On the first day of school at Minneha Core Knowledge Elementary School in Wichita, Kansas, a photo of a bulletin board display featuring the Five Pillars of Islam went viral after it was posted on Facebook. “This is a school that banned all forms of Christian prayer,” said the caption under the photo. “This can not stand.”
Washington Post The Islam display went viral migrating from the “Prepare to Take America Back” page on Facebook to likeminded pages and Web sites. Islamophobia is a cottage industry on the Internet.
School officials were immediately inundated with complaints from
gullible and misinformed intelligent and educated people who apparently believe the canard (canard? Check links at bottom and graphics posted here) that public schools indoctrinate kids in Islam – and persecute Christians.
I wish I could report that Minneha administrators faced down the Facebook
smears facts and courageously defended their bulletin board display. But sadly, the school surrendered to ignorance and fear and removed (but only temporarily) the Five Pillars of Islam display – ostensibly to “alleviate the distraction.”
After caving in, the school issued a statement explaining that the missing display actually had an educational purpose: “Christianity, Judaism, Hinduism, Buddhism and Islam are all taught in a historical context of their study of the world to understand the place of religion and religious ideas in history.” (No. they aren’t. See below)
Imagine, for a moment, that instead of singling out Islam, someone had posted a photo of the Last Supper display and attacked the school for promoting Christianity. (The Last Supper features no ‘offensive to Leftists’ symbols of Christianity like a crucifix. It is a dinner table of men, period. They wouldn’t dare put up a Nativity display) I guarantee that the same “take back America” crowd would have been first in line to defend the right of the school to put up the Christian image.
Minneha administrators and teachers should have stood their ground. (In other words, kiss the asses of Muslims like the Washington comPost does) The school’s (dangerous far left) curriculum, Core Knowledge, is an outstanding and rigorous program of study based on the work of scholar E.D. Hirsch. (Core Knowledge’ public schools are known for low-epectation mediocrity, socialist ideology, multiculturalist promotion of the equality of all cultures and religions, anti-American exceptionalism, redistribution of wealth, climate change hysteria, with a heavy emphasis on ‘racist’ policies of white Christians throughout history)
Among other things, students are introduced to the world’s religions at a young age, learning about basic beliefs, practices, symbols and holidays. Bulletin boards can and should feature temporary displays about what students are studying in the classroom about religions.
Such teaching about religions is not only constitutional; it is essential for giving students the understanding of the role of religion in history and society necessary for a good education and citizenship in a diverse society (But there is no diversity in Islam as no other religion is considered legitimate and unbelievers are required to be converted or killed).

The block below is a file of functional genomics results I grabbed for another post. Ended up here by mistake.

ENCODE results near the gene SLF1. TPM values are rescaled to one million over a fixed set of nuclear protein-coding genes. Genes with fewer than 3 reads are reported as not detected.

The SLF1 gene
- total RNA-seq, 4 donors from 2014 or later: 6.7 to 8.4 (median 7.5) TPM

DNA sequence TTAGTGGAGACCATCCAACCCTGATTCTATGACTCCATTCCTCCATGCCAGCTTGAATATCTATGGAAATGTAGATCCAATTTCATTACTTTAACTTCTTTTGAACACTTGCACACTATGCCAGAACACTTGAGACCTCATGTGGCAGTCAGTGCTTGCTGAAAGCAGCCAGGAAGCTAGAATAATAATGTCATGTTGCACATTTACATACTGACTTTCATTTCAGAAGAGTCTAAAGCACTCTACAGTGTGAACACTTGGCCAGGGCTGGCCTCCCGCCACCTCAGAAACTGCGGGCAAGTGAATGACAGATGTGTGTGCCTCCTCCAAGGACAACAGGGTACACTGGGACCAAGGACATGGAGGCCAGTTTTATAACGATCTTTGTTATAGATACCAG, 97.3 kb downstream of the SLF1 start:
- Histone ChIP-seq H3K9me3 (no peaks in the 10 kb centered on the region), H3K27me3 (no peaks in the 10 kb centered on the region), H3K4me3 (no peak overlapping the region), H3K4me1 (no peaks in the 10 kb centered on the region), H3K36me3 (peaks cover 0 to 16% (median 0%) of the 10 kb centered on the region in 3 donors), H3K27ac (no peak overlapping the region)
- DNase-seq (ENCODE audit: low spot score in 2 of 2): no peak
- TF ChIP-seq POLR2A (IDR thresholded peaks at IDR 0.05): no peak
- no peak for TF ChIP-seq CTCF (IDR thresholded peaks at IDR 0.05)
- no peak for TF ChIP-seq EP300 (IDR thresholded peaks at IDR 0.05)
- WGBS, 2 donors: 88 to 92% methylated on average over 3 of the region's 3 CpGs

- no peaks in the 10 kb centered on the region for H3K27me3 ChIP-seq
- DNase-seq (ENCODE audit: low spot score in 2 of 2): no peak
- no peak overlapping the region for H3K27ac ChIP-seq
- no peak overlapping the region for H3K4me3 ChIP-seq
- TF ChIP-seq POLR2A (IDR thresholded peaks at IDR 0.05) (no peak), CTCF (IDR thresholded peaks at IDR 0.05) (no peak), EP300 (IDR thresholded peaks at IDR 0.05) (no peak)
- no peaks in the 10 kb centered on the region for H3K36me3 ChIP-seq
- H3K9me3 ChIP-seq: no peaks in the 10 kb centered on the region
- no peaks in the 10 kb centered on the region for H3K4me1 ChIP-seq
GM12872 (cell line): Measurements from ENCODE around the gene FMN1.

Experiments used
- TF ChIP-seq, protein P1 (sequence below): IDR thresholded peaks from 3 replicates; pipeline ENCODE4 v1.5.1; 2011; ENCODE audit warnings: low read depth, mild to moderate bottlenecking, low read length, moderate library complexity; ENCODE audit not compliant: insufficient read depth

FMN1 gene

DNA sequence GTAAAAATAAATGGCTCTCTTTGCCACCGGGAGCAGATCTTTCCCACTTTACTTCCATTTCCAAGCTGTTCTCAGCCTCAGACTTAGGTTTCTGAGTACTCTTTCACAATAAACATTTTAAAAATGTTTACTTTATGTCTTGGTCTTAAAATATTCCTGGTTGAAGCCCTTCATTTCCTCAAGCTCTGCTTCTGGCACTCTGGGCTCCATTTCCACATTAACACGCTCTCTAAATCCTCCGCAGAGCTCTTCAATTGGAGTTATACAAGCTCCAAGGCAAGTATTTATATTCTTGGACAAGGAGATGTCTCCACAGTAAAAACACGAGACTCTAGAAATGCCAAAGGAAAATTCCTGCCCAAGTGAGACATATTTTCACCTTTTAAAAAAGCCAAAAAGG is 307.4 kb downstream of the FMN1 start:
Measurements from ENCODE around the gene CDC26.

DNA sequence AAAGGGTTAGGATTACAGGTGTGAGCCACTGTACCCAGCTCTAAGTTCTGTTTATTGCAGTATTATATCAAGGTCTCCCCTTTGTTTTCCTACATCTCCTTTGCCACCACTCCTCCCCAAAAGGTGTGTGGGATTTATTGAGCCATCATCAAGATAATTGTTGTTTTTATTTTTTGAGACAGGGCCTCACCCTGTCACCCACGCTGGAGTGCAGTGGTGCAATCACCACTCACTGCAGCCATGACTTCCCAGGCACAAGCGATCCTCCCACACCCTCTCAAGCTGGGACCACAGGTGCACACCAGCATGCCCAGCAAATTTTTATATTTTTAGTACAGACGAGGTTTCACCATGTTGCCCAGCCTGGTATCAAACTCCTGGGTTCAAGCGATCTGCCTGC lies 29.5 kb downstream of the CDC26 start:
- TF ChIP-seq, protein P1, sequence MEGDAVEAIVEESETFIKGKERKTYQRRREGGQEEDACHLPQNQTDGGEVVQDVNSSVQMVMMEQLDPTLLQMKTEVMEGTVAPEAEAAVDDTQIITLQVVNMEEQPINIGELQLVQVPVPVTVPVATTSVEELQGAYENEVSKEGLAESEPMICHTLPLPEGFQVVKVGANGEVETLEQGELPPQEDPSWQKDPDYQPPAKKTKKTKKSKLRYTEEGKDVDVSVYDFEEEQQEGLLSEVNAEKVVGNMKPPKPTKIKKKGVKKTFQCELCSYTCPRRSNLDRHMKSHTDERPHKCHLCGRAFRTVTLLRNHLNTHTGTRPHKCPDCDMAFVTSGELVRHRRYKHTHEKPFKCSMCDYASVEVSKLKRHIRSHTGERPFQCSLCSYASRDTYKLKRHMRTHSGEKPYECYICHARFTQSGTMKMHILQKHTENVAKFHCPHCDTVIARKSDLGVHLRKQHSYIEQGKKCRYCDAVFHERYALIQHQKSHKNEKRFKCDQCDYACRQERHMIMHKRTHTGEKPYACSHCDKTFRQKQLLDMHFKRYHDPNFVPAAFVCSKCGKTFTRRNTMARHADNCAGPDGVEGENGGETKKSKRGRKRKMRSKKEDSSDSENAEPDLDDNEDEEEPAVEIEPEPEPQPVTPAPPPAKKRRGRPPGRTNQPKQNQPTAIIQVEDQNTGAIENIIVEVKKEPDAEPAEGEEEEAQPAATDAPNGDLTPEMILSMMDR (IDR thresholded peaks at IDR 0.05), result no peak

Moreover, teaching about religions in public schools as distinguished from religious indoctrination, which is unconstitutional, (It is impossible to teach about Islam without indoctrinations. Looks at the clips/photos I’ve posted here about what Islamic programs consist of in American schools) contributes to understanding across differences and counters the ignorance at the root of the controversy in Wichita.
Minneha Core Knowledge Elementary School is doing exactly what public schools are supposed to be doing in teaching about Islam, Christianity and other faiths in ways that are constitutionally and academically sound.
Moreover, public schools – including Minneha – have not “banned all forms of Christian prayer.” Under current law, students are free to pray alone or in groups during the school day, as long as their prayers don’t disrupt the school or interfere with the rights of others. (But when Muslims students ask for separate prayer space and special washing facilities and/or time off to go the mosque every Friday, they get it)
Removing the Five Pillars display, of course, doesn’t mean that the school will cease teaching about religions in the classroom, at least I hope not. The school has indicated that the display might go back up later in the fall when the unit on Islam is being taught. That remains to be seen.
But for now, the suddenly empty space on the bulletin board sends a chilling message to students, parents, and teachers at Minneha and other public schools: Study about religions in a public school – no matter how fair and objective – can get you into trouble. (Exactly what you media goons want when its about Christianity)
When (media) ignorance trumps knowledge, we are all in trouble.